Integrator and accelerator
In my discussions with businesspeople about how to apply the insights the Clifton StrengthsFinder assessment provides, I frequently use these two words: integrator and accelerator. These two words aptly describe StrengthsFinder because the assessment can become the glue that integrates different activities around the world; it also can accelerate the impact of these activities. Here are two examples of how this can happen:
- Performance reviews. In our own company,
performance discussions have two common elements: One involves
setting clear expectations; the other includes talking with people
about how they can use their talents and strengths to meet those
expectations. So, even though we have employees in offices
worldwide, we can help integrate performance processes by using a
strengths-based approach. StrengthsFinder also accelerates the
process because it helps people focus on who they are and what they
naturally do well as they drive toward meeting expectations. It
helps them focus on outcomes rather than trying to be something
- Training and development. Strengths can act as an integrator by providing a common language for employee development activities. It's especially helpful when employees are working to build on their greatest talents to create true strengths by adding the necessary skills and knowledge. Taking the Clifton StrengthsFinder can also help employees accelerate their development. In our company, new hires take the assessment and receive a one-on-one coaching call with a strengths expert, which helps each person understand more about how to leverage his talents in his new role. And as he continues with his training, he'll use his StrengthsFinder results to build connections with his colleagues. This helps him jump-start his working relationships by giving him insights into how his colleagues think and act.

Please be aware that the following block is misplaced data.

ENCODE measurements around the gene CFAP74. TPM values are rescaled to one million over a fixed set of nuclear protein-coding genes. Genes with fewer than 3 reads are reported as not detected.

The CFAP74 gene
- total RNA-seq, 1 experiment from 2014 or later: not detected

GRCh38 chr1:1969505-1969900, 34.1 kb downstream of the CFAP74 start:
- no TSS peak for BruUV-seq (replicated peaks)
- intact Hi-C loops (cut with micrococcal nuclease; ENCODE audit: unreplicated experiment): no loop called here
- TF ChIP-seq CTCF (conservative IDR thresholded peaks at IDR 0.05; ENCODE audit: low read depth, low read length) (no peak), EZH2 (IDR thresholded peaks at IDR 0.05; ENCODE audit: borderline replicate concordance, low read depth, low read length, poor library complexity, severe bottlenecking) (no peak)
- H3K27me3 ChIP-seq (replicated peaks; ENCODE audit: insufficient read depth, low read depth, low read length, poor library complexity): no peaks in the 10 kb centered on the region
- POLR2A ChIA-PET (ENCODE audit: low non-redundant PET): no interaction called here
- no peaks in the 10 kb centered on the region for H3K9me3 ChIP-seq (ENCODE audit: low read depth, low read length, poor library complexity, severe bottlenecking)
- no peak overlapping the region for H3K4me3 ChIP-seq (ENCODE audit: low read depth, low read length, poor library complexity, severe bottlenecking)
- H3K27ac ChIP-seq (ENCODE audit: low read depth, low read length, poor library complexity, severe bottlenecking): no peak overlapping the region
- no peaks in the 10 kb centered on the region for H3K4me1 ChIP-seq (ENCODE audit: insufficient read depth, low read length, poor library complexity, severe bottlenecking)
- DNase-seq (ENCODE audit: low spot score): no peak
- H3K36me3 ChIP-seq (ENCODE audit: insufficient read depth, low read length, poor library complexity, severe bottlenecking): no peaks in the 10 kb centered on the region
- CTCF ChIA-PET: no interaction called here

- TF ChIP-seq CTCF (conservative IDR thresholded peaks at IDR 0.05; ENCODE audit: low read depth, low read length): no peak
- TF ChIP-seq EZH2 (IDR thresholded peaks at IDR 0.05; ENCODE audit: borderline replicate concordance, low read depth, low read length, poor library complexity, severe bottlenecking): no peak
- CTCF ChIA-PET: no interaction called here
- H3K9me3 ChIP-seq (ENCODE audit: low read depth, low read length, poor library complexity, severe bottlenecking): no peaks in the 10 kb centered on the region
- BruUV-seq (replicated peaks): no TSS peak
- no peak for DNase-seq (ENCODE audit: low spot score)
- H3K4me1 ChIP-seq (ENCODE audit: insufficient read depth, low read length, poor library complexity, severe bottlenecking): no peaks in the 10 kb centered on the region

Recently, I worked with a group of new employees who came from eight countries. Though they came from different cultures and took on myriad roles, when we began discussing the results of the talent assessment, the room lit up. It didn't matter what country these employees came from; almost everyone was energized. In fact, this was the second highest rated session out of the 27 that they experienced. Of course, I'd like to think that was because of my incredible talents in the Communication theme, but I must admit that people simply love to learn about and discuss not only their unique gifts but also those of others.
So as I sat and listened to the discoveries people made that day, it became clear that, deep down, we all have a desire to know more about who we are, what we bring to the world around us, and how we can use our talents to relate to others. We share a common connection through our talents, even when they are different. Sadly, however, we aren't always asked to share them with others. Using the language of strengths helps jump-start those connections, even when we don't speak the same language and my Monday is your Tuesday.